Posted on: April 18, 2024

5 Most Common Forklift Accidents and How to Prevent Them

5 Most Common Forklift Accidents and How to Prevent Them

One in 6 workplace deaths involves a forklift.

That’s an alarming enough statistic, but it’s worse when you consider that 70% of forklift accidents are preventable with standard safety measures, according to the Occupational Safety and Health Administration (OSHA).

Part of the problem is that the general public doesn’t have enough forklift accident awareness, so new forklift operators don’t exercise the appropriate amount of caution.

Continue reading to learn more about the most common causes of forklift accidents and the safety measures that could be taken to avoid them.

Understanding Forklift Accident Statistics

The total number of annual forklift accidents can only be estimated because OSHA only requires incidents to be recorded or reported when they result in death or serious injury.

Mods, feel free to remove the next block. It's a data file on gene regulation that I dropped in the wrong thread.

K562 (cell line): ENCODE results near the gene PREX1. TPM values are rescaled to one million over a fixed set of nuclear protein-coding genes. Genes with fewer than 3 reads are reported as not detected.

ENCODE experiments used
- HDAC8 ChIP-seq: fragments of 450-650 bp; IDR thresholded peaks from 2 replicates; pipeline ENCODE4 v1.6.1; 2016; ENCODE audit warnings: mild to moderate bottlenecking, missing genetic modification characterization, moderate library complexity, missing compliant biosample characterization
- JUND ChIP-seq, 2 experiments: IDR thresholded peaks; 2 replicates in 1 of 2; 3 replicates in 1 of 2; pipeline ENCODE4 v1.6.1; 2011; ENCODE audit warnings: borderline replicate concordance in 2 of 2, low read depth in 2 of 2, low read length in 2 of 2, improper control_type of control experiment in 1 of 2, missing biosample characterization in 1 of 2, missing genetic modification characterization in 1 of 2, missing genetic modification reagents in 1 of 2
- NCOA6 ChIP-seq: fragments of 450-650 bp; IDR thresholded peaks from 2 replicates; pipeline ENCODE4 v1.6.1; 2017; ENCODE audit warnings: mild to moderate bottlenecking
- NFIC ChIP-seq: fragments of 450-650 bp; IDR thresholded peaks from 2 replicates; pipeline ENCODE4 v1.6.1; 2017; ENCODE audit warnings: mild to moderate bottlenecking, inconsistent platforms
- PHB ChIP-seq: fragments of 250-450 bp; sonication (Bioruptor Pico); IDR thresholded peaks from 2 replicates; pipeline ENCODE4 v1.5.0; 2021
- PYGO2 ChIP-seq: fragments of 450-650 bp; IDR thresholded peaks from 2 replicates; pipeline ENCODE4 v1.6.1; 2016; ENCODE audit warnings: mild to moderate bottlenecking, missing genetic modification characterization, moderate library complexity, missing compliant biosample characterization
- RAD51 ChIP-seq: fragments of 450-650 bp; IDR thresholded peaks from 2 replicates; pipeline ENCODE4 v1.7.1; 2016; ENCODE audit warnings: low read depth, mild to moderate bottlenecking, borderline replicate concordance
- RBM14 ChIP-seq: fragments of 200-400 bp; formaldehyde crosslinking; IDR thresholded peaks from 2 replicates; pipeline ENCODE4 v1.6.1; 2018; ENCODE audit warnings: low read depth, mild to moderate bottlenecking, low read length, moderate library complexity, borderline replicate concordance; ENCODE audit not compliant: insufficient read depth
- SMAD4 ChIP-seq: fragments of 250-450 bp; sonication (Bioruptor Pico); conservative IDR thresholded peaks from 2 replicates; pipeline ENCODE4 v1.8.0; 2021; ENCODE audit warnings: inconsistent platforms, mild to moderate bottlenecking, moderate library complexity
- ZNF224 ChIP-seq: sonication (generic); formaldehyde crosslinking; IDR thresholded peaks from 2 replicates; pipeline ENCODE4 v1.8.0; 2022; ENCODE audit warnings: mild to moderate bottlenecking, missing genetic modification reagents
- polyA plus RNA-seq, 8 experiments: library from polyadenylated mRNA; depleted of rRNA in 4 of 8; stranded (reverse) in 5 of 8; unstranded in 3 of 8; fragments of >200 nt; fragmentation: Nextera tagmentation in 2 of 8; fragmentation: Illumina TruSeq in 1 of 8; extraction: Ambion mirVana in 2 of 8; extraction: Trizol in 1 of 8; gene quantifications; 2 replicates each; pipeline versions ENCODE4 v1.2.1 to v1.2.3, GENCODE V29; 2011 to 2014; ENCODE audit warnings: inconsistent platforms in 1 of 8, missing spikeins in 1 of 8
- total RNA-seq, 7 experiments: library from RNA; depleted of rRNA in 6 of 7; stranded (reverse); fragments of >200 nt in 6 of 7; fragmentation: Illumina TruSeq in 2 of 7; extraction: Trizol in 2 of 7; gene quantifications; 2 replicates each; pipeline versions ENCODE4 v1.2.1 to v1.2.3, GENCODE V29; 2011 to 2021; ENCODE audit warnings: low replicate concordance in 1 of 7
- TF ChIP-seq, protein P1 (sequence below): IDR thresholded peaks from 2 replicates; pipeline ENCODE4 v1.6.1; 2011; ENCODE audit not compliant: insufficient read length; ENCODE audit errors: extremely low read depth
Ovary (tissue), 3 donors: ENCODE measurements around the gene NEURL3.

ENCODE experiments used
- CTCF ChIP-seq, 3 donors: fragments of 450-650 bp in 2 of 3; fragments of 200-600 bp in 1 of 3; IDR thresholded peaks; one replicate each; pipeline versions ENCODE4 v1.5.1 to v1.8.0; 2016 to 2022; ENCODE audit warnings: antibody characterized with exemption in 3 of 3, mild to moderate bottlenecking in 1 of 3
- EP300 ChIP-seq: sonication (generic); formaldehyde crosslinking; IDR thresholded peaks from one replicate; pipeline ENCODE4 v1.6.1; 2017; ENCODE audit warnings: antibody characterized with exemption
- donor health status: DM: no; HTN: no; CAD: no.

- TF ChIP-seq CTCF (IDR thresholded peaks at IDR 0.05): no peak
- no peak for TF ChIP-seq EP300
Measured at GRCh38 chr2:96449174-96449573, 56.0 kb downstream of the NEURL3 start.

So we know that forklift accidents result in 75-95 deaths every year and 8,000-9,000 injuries serious enough to require days away from work (DAFW). But we don’t have national data on forklift accidents that cause less serious injuries or that only result in property damage or lost productivity.

We also know that forklift injuries tend to be more serious than other types of incidents because we know they require more recovery time than average (13 DAFW vs 8).

Even pinning down the most common forklift accident “causes” involves guesswork, but below, we’ll review some of the most common types of forklift accidents.